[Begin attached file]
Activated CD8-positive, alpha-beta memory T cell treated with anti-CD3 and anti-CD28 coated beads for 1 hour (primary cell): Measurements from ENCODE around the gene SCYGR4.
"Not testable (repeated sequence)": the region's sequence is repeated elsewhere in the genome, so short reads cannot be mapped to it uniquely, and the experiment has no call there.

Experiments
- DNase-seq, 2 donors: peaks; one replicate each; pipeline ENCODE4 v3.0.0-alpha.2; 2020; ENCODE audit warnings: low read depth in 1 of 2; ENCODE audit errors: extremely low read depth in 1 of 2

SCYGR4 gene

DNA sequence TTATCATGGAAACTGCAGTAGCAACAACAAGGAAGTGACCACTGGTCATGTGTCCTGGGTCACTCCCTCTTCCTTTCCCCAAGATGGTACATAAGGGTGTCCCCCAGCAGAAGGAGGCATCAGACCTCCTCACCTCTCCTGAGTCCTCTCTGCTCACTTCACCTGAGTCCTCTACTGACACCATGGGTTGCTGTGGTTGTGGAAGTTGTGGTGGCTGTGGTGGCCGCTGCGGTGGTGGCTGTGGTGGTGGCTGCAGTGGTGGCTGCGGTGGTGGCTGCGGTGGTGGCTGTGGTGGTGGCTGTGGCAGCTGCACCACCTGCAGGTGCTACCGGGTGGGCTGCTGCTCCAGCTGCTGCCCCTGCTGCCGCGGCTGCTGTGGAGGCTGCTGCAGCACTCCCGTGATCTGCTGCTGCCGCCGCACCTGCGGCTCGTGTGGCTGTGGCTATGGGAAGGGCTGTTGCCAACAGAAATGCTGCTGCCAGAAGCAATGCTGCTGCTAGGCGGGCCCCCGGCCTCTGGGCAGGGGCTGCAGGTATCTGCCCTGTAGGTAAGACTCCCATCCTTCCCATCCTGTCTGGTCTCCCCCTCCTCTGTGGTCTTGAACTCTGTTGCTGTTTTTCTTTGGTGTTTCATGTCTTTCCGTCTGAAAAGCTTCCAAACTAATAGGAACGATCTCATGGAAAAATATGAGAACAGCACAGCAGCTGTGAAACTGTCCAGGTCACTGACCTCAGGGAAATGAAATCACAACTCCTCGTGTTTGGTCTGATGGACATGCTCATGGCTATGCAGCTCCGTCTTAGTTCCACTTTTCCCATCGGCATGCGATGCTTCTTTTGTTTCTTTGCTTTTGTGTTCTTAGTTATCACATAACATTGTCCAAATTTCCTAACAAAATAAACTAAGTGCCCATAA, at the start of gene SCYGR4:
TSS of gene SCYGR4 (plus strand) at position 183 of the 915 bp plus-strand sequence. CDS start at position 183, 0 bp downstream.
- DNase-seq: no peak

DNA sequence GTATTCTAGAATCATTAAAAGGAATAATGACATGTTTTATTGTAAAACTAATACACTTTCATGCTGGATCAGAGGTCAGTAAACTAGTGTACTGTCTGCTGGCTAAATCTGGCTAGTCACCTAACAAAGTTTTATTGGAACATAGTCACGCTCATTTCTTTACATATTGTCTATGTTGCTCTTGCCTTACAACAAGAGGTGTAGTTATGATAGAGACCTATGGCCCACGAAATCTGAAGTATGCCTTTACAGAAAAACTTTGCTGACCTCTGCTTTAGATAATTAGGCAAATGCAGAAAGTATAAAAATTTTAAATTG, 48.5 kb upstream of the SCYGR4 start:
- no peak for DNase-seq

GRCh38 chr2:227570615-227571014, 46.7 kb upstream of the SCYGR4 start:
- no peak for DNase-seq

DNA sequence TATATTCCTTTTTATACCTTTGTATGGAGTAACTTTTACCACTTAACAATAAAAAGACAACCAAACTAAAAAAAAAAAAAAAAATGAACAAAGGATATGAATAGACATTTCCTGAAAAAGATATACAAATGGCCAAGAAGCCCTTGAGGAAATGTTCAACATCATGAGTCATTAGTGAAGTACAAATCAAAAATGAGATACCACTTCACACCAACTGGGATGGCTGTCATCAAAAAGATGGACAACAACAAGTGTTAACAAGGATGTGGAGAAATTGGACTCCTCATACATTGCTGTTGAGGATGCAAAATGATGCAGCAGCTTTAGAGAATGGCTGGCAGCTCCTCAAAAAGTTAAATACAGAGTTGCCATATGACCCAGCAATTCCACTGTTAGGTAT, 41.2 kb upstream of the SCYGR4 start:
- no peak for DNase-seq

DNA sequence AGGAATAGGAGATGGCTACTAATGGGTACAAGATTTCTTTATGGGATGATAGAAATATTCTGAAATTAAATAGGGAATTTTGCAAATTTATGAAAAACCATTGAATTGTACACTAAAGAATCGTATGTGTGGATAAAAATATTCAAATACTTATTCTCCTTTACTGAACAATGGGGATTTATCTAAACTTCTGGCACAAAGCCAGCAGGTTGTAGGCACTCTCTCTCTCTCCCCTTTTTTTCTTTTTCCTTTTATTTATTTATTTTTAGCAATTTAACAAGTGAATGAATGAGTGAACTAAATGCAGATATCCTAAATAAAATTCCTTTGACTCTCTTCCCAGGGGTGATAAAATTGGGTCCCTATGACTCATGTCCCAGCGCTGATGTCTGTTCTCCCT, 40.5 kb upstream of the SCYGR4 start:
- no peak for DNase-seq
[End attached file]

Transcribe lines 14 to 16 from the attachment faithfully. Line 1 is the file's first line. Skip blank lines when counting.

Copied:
- no peak for DNase-seq

DNA sequence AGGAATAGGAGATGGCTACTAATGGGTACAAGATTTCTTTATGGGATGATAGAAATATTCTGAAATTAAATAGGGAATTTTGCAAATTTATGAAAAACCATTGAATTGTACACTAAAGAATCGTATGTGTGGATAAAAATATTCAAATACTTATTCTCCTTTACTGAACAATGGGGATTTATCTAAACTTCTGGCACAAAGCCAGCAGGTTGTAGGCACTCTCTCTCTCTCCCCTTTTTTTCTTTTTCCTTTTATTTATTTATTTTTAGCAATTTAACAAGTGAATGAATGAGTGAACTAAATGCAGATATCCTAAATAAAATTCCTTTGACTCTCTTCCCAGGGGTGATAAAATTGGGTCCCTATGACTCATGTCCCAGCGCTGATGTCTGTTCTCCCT, 40.5 kb upstream of the SCYGR4 start:
- no peak for DNase-seq